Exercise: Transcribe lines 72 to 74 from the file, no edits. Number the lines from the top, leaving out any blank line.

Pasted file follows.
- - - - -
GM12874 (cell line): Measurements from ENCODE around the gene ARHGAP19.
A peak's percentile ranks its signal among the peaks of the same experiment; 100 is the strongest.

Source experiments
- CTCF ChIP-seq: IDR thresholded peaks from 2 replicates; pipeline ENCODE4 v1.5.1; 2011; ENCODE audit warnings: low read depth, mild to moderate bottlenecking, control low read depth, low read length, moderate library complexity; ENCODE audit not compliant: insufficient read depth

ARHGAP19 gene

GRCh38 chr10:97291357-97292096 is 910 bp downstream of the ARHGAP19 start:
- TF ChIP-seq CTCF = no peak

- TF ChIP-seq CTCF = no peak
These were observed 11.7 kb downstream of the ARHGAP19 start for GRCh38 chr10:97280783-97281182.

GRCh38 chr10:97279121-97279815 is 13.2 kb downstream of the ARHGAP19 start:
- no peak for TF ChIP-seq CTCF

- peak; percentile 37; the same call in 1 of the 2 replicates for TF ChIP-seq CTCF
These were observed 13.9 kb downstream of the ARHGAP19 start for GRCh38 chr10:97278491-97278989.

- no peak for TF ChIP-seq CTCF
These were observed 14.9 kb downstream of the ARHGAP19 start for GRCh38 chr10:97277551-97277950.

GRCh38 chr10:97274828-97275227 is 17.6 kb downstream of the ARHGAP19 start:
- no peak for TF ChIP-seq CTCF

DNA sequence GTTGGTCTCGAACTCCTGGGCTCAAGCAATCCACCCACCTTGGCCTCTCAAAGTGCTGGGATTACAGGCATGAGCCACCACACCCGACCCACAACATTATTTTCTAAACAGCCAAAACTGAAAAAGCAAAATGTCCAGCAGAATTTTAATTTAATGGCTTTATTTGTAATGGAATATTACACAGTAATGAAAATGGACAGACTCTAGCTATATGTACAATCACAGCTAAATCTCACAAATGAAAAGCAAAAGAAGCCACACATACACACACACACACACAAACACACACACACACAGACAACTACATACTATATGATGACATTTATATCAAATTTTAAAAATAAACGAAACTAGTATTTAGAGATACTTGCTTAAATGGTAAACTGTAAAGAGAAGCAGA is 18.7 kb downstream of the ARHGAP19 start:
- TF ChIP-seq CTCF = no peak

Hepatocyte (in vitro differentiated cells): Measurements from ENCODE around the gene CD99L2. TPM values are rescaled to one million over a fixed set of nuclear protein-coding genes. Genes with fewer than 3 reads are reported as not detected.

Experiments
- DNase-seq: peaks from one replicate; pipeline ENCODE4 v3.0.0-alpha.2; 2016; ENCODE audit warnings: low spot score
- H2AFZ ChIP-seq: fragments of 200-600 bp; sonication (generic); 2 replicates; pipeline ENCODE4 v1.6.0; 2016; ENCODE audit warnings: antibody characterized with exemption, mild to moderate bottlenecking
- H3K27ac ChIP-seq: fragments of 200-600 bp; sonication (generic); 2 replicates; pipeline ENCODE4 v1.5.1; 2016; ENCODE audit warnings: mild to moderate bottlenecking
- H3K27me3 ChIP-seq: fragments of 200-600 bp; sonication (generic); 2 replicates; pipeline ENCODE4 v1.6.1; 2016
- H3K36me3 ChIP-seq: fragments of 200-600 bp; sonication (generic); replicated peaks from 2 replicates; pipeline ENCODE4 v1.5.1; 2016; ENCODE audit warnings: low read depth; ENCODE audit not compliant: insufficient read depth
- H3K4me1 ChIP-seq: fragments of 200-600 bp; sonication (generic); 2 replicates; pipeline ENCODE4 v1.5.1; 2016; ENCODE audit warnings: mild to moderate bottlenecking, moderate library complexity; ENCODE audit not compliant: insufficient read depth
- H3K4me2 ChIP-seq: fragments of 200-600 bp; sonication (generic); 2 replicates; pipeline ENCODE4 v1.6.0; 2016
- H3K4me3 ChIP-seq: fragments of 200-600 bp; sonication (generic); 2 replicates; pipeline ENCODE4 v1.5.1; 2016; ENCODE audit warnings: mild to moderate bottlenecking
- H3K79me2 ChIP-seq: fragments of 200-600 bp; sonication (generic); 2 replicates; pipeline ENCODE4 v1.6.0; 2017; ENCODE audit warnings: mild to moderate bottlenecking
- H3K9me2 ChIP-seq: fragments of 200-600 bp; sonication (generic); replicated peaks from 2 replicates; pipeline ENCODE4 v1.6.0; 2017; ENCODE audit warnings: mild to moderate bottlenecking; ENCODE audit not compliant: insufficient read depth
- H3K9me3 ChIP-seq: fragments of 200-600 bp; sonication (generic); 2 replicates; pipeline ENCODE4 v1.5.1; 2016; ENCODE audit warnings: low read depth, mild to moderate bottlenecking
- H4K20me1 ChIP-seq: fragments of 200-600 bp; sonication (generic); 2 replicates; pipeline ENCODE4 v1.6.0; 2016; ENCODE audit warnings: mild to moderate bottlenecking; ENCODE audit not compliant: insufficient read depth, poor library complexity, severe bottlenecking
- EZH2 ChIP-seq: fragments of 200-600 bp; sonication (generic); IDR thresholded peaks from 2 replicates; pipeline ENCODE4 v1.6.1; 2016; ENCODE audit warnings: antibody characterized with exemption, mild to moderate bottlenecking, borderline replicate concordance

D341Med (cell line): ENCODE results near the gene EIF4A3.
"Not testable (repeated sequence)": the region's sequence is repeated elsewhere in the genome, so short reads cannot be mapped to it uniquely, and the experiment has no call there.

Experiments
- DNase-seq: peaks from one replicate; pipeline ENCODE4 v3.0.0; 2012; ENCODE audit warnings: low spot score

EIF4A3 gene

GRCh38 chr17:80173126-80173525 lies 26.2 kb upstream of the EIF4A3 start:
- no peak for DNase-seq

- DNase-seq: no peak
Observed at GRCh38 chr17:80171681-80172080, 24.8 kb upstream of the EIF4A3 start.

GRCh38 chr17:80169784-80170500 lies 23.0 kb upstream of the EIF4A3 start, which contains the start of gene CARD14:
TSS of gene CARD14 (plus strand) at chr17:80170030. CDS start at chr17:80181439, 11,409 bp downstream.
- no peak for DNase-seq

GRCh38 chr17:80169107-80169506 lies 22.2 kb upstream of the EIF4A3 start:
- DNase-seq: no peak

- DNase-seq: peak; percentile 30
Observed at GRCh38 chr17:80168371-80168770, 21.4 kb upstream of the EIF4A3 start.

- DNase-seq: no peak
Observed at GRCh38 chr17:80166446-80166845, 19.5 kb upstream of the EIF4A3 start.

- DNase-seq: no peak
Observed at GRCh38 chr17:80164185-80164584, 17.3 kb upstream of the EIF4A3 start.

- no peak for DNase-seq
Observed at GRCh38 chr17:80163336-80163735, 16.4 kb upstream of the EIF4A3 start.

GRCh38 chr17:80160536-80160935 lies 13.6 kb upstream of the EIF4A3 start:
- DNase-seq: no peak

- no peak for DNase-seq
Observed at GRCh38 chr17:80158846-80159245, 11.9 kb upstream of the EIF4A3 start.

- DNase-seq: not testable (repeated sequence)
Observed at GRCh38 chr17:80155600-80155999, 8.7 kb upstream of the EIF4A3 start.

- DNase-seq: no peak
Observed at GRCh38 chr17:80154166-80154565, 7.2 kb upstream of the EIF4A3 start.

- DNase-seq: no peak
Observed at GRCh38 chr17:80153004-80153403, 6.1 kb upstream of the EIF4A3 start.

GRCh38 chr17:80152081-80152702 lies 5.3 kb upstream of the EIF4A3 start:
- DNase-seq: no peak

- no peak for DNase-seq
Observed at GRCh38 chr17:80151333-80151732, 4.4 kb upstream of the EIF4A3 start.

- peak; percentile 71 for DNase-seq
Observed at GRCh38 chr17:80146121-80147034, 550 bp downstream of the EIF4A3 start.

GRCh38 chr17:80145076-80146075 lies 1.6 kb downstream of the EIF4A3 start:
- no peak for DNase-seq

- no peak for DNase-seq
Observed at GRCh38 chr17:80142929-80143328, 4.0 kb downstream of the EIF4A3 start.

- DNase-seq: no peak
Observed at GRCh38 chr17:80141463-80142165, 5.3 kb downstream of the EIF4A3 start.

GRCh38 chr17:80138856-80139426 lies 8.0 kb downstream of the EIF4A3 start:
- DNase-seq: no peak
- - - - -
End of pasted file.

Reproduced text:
Observed at GRCh38 chr17:80146121-80147034, 550 bp downstream of the EIF4A3 start.

GRCh38 chr17:80145076-80146075 lies 1.6 kb downstream of the EIF4A3 start:
- no peak for DNase-seq